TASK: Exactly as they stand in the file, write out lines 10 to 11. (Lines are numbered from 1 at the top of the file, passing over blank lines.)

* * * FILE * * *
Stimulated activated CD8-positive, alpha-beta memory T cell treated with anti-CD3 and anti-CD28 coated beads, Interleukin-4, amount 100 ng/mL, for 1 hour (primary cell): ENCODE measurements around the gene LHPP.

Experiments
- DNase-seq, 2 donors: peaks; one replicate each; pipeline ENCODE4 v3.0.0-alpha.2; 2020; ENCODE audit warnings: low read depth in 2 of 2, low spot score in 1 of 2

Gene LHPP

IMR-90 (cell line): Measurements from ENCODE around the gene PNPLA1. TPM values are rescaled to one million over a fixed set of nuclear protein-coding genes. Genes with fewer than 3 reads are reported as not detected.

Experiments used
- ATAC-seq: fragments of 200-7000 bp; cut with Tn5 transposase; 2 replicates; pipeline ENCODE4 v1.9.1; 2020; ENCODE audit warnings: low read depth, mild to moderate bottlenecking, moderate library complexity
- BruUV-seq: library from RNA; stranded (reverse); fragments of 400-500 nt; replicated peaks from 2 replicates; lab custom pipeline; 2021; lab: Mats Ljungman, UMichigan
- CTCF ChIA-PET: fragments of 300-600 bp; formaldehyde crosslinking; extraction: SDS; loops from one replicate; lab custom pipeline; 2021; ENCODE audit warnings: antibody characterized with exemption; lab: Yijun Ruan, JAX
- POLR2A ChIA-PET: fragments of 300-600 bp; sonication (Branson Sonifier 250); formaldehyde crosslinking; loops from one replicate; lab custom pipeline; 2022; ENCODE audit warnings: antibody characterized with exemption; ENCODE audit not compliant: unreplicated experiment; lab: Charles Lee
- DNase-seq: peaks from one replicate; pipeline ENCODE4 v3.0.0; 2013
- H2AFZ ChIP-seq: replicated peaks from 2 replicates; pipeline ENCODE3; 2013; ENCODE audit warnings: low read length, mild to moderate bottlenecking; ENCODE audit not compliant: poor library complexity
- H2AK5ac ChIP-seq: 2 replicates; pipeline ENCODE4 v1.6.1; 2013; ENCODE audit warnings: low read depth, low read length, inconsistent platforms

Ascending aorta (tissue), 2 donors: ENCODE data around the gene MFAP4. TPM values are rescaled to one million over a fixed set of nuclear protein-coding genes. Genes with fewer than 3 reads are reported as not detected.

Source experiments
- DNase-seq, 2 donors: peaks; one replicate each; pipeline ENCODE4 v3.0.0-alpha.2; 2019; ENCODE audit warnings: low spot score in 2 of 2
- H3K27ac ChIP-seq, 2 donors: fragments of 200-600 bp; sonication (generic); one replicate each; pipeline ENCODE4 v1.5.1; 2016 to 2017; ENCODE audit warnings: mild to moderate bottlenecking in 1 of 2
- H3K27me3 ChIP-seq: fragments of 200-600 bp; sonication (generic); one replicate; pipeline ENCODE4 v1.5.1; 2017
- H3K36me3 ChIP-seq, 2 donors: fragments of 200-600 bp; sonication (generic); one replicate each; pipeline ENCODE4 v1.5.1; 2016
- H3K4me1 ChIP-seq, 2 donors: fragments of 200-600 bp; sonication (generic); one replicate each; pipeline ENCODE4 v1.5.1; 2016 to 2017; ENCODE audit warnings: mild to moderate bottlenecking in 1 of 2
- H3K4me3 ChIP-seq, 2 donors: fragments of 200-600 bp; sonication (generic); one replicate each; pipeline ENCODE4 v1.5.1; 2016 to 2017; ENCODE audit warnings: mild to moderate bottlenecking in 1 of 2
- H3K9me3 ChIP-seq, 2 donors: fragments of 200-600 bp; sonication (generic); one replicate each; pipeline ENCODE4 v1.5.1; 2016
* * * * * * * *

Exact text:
- POLR2A ChIA-PET: fragments of 300-600 bp; sonication (Branson Sonifier 250); formaldehyde crosslinking; loops from one replicate; lab custom pipeline; 2022; ENCODE audit warnings: antibody characterized with exemption; ENCODE audit not compliant: unreplicated experiment; lab: Charles Lee
- DNase-seq: peaks from one replicate; pipeline ENCODE4 v3.0.0; 2013